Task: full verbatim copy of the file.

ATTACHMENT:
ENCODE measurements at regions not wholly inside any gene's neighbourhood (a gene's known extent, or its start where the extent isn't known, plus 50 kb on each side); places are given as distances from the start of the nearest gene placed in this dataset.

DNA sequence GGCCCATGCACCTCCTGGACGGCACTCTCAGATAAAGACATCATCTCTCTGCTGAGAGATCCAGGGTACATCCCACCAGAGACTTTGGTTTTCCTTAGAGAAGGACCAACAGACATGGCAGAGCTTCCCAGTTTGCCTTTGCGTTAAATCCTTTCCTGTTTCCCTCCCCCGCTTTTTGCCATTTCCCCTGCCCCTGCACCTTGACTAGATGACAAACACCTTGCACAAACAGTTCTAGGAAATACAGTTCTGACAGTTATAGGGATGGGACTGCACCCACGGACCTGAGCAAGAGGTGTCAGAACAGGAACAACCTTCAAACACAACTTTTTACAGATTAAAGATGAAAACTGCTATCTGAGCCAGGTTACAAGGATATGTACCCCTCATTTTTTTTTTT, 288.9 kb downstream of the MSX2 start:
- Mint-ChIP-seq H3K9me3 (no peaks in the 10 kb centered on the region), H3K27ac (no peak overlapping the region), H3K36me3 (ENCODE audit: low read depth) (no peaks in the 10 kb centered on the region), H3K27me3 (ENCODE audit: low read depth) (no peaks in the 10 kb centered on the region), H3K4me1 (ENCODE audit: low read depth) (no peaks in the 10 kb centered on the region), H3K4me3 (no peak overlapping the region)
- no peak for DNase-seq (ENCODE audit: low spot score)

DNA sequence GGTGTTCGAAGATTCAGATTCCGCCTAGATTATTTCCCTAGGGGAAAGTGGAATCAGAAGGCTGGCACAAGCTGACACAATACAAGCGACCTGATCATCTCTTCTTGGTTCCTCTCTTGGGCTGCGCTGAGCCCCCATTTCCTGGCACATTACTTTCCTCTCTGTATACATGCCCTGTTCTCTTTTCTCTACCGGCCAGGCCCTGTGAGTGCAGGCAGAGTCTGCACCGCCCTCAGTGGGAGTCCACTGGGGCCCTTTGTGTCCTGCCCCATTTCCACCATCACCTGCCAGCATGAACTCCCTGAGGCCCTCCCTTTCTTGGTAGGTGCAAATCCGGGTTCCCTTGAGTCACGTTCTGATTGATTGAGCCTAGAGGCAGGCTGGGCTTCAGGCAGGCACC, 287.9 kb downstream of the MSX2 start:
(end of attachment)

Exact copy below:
ENCODE measurements at regions not wholly inside any gene's neighbourhood (a gene's known extent, or its start where the extent isn't known, plus 50 kb on each side); places are given as distances from the start of the nearest gene placed in this dataset.

DNA sequence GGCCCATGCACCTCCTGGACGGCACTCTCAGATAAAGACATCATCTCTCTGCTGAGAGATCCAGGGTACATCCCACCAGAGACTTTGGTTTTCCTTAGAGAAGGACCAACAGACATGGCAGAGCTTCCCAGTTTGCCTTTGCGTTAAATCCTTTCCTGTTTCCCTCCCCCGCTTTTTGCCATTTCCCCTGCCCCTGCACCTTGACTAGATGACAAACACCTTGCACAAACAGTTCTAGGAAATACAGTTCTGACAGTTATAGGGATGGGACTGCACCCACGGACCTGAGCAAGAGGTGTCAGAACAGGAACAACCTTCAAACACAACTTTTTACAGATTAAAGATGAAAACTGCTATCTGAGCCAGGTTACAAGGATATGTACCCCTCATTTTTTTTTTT, 288.9 kb downstream of the MSX2 start:
- Mint-ChIP-seq H3K9me3 (no peaks in the 10 kb centered on the region), H3K27ac (no peak overlapping the region), H3K36me3 (ENCODE audit: low read depth) (no peaks in the 10 kb centered on the region), H3K27me3 (ENCODE audit: low read depth) (no peaks in the 10 kb centered on the region), H3K4me1 (ENCODE audit: low read depth) (no peaks in the 10 kb centered on the region), H3K4me3 (no peak overlapping the region)
- no peak for DNase-seq (ENCODE audit: low spot score)

DNA sequence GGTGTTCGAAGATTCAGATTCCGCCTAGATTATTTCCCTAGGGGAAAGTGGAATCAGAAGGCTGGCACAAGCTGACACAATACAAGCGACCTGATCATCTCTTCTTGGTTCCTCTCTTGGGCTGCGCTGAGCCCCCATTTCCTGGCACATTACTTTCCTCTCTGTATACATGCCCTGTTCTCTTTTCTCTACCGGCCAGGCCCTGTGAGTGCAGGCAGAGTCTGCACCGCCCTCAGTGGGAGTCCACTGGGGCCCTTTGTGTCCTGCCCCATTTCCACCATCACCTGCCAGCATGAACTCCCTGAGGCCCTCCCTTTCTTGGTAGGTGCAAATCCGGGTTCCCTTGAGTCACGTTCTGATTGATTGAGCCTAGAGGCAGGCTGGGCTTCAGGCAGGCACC, 287.9 kb downstream of the MSX2 start: